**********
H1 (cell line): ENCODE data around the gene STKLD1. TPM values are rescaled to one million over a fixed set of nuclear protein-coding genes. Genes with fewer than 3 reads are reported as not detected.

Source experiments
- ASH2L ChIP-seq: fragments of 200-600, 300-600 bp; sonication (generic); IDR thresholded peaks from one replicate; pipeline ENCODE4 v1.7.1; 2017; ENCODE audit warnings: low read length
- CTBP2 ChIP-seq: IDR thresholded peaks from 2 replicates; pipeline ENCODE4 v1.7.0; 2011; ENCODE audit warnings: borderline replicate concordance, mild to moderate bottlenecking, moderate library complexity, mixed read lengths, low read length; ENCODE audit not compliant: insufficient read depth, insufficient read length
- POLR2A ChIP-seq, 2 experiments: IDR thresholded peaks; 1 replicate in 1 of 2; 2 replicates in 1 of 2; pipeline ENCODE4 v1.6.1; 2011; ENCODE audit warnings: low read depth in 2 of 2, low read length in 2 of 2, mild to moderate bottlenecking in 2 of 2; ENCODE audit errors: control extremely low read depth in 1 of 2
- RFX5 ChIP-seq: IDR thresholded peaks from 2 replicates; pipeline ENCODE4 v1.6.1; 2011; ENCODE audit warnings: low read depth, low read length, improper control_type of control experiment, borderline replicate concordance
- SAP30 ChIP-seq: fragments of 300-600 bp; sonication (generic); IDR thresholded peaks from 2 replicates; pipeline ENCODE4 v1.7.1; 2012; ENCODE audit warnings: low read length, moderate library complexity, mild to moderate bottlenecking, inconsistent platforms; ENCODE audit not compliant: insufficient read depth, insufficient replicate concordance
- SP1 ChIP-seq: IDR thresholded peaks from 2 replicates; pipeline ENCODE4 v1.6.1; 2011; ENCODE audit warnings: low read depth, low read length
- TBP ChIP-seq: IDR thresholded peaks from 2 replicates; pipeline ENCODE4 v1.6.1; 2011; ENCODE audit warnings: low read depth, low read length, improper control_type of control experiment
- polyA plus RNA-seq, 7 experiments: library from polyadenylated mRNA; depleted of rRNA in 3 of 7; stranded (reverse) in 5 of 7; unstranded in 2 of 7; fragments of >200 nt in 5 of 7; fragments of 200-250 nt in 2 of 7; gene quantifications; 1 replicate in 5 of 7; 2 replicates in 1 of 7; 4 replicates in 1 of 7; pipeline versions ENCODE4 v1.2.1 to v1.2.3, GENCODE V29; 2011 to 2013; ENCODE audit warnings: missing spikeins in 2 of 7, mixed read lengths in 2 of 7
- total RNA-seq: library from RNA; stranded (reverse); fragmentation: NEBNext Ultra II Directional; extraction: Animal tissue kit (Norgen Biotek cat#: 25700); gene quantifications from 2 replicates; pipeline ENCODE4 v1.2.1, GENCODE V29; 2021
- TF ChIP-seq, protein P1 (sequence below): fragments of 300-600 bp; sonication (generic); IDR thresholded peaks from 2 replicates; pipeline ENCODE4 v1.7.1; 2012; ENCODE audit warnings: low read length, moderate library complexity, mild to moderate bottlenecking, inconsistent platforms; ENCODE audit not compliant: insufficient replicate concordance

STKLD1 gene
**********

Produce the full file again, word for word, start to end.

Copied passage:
H1 (cell line): ENCODE data around the gene STKLD1. TPM values are rescaled to one million over a fixed set of nuclear protein-coding genes. Genes with fewer than 3 reads are reported as not detected.

Source experiments
- ASH2L ChIP-seq: fragments of 200-600, 300-600 bp; sonication (generic); IDR thresholded peaks from one replicate; pipeline ENCODE4 v1.7.1; 2017; ENCODE audit warnings: low read length
- CTBP2 ChIP-seq: IDR thresholded peaks from 2 replicates; pipeline ENCODE4 v1.7.0; 2011; ENCODE audit warnings: borderline replicate concordance, mild to moderate bottlenecking, moderate library complexity, mixed read lengths, low read length; ENCODE audit not compliant: insufficient read depth, insufficient read length
- POLR2A ChIP-seq, 2 experiments: IDR thresholded peaks; 1 replicate in 1 of 2; 2 replicates in 1 of 2; pipeline ENCODE4 v1.6.1; 2011; ENCODE audit warnings: low read depth in 2 of 2, low read length in 2 of 2, mild to moderate bottlenecking in 2 of 2; ENCODE audit errors: control extremely low read depth in 1 of 2
- RFX5 ChIP-seq: IDR thresholded peaks from 2 replicates; pipeline ENCODE4 v1.6.1; 2011; ENCODE audit warnings: low read depth, low read length, improper control_type of control experiment, borderline replicate concordance
- SAP30 ChIP-seq: fragments of 300-600 bp; sonication (generic); IDR thresholded peaks from 2 replicates; pipeline ENCODE4 v1.7.1; 2012; ENCODE audit warnings: low read length, moderate library complexity, mild to moderate bottlenecking, inconsistent platforms; ENCODE audit not compliant: insufficient read depth, insufficient replicate concordance
- SP1 ChIP-seq: IDR thresholded peaks from 2 replicates; pipeline ENCODE4 v1.6.1; 2011; ENCODE audit warnings: low read depth, low read length
- TBP ChIP-seq: IDR thresholded peaks from 2 replicates; pipeline ENCODE4 v1.6.1; 2011; ENCODE audit warnings: low read depth, low read length, improper control_type of control experiment
- polyA plus RNA-seq, 7 experiments: library from polyadenylated mRNA; depleted of rRNA in 3 of 7; stranded (reverse) in 5 of 7; unstranded in 2 of 7; fragments of >200 nt in 5 of 7; fragments of 200-250 nt in 2 of 7; gene quantifications; 1 replicate in 5 of 7; 2 replicates in 1 of 7; 4 replicates in 1 of 7; pipeline versions ENCODE4 v1.2.1 to v1.2.3, GENCODE V29; 2011 to 2013; ENCODE audit warnings: missing spikeins in 2 of 7, mixed read lengths in 2 of 7
- total RNA-seq: library from RNA; stranded (reverse); fragmentation: NEBNext Ultra II Directional; extraction: Animal tissue kit (Norgen Biotek cat#: 25700); gene quantifications from 2 replicates; pipeline ENCODE4 v1.2.1, GENCODE V29; 2021
- TF ChIP-seq, protein P1 (sequence below): fragments of 300-600 bp; sonication (generic); IDR thresholded peaks from 2 replicates; pipeline ENCODE4 v1.7.1; 2012; ENCODE audit warnings: low read length, moderate library complexity, mild to moderate bottlenecking, inconsistent platforms; ENCODE audit not compliant: insufficient replicate concordance

STKLD1 gene